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The foreign exchange market, commonly referred to as the Forex, is the financial market where currencies are traded. Forex traders exchange currencies that they expect to hold or decrease their value for currencies they expect to rise. For instance, if the investor believes the US dollar will remain static while the euro increases in value, they will trade their dollars for euros. If the euro does rise, the investor will exchange the euros for dollars, getting more American money back than they put into the trade.
The Forex market is the world’s single largest financial market, three times the size of every other stock and futures market combined. It dwarfs behemoths such as the New York Stock Exchange; close to four trillion US dollars worth of currency is traded every day in the Forex market, compared to the fifty-five billion dollars exchanged on Wall Street. Large banks, corporations, and national governments exchange currencies alongside small investors and traders hoping to scalp a profit off market movements.
The Forex market has no central location. Small trades are executed by brokerages and all currencies are exchanged by banks. While currency trading is done worldwide, almost thirty-five percent of Forex trading takes place in London, with New York and Tokyo trailing behind at seventeen percent and six percent, respectively. Due to its global nature, the Forex is open twenty-four hours a day, six days a week.
There are many different currencies traded on the Forex market, but the five most common are the US dollar, the Euro, the Japanese yen, the UK’s pound sterling, and the Swiss franc. The US dollar dominates the market, making up over eighty percent of the monies traded. Most of the currencies are exchanged by large banks, with Germany’s Deutsche Bank, Switzerland’s UBS AG, the UK’s Barclays Capital, and the US’s Citi processing over fifty percent of the transactions.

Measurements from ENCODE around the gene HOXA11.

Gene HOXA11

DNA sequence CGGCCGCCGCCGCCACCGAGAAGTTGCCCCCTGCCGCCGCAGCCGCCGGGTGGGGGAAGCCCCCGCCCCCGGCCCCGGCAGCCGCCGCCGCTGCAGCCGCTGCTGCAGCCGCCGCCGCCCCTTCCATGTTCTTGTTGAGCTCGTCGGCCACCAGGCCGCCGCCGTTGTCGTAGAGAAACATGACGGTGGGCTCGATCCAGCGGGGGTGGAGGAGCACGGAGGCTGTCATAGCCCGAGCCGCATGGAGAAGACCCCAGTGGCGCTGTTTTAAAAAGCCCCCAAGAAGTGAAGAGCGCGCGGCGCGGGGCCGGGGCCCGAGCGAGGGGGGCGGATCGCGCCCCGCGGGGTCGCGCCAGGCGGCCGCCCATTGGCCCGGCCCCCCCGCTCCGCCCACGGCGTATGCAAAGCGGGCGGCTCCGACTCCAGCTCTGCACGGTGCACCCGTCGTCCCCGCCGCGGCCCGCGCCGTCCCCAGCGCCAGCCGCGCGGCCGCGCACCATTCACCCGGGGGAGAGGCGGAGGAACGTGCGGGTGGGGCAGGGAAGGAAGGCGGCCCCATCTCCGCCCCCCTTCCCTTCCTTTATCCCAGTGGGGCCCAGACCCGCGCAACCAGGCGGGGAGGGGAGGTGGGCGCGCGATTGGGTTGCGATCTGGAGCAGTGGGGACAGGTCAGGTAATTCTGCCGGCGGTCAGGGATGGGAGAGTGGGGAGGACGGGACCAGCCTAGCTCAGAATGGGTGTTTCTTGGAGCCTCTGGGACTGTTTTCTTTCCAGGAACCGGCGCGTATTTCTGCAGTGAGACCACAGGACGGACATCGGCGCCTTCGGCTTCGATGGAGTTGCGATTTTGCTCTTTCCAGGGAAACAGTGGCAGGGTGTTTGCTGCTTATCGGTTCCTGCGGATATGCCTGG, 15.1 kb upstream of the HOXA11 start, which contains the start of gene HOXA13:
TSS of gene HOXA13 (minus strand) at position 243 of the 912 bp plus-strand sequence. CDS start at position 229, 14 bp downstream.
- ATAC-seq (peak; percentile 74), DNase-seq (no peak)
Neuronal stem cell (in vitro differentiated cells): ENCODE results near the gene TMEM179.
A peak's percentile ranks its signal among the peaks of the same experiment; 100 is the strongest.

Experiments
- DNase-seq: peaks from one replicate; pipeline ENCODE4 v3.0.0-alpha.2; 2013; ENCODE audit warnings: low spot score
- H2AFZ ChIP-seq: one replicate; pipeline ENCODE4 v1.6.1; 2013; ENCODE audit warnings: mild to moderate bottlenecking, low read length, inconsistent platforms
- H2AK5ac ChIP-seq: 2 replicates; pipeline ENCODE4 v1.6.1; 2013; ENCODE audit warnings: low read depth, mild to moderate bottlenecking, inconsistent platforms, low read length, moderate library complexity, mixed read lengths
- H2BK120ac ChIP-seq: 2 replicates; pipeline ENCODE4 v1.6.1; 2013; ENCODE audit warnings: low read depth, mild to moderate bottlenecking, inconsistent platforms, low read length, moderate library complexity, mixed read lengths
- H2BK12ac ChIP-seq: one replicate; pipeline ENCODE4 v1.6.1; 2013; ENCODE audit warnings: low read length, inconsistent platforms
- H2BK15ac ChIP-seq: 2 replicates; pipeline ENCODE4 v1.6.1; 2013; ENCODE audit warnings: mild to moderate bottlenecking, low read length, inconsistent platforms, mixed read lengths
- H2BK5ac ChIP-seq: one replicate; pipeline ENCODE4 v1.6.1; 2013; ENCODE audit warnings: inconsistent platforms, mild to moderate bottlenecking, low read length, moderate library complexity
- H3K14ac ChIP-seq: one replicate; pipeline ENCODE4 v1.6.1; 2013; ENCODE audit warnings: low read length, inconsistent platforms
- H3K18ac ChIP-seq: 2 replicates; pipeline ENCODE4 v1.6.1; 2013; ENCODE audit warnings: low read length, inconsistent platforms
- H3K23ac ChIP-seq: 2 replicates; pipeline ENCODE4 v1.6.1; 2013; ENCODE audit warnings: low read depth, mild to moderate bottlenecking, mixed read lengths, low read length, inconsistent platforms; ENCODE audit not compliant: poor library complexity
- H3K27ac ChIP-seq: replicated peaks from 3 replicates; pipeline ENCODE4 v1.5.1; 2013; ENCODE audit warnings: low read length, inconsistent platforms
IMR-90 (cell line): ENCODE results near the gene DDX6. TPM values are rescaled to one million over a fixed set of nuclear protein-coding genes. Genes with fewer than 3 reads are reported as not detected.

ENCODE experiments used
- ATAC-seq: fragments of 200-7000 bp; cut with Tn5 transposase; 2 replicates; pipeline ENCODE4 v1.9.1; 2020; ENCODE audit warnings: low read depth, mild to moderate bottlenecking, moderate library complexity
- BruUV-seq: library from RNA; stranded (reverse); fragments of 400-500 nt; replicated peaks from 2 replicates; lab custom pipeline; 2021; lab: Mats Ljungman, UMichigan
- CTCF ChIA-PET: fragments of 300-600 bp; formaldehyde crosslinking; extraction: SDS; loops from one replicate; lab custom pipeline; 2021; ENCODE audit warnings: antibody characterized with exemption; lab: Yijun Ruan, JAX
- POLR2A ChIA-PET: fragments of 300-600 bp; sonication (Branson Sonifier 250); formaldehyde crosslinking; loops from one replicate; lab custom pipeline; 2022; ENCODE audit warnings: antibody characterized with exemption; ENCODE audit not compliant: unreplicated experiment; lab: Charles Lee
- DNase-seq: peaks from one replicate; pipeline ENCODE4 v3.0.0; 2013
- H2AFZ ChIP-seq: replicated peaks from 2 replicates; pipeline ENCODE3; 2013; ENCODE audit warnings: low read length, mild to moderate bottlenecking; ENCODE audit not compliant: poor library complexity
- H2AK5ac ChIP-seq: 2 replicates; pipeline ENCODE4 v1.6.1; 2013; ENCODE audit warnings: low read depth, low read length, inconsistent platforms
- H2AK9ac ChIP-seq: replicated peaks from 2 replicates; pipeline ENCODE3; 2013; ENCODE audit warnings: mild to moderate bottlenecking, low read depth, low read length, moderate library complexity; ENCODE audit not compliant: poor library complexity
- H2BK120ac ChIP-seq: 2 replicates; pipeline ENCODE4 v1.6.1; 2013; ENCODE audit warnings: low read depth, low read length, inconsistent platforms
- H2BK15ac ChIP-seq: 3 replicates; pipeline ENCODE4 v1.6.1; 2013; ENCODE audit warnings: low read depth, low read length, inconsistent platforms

Individuals considering investing in the Forex market should educate themselves on the risks. While the volatility, liquidity, and sheer size of the Forex market makes it an attractive option to investors, the opportunity for loss is as great as the opportunity for gain. The Forex market is especially sensitive to world events, fluctuating widely from variables such as geopolitics, natural disasters, and individual nations’ economic outlooks.
Also, individual investors usually trade on margin—essentially purchasing currencies on credit—magnifying their susceptibility to profit and loss. Forays into the Forex market are best made by investors who have studied the market, given careful thought to their risk tolerance, and are in a financial position to withstand losses when they come.
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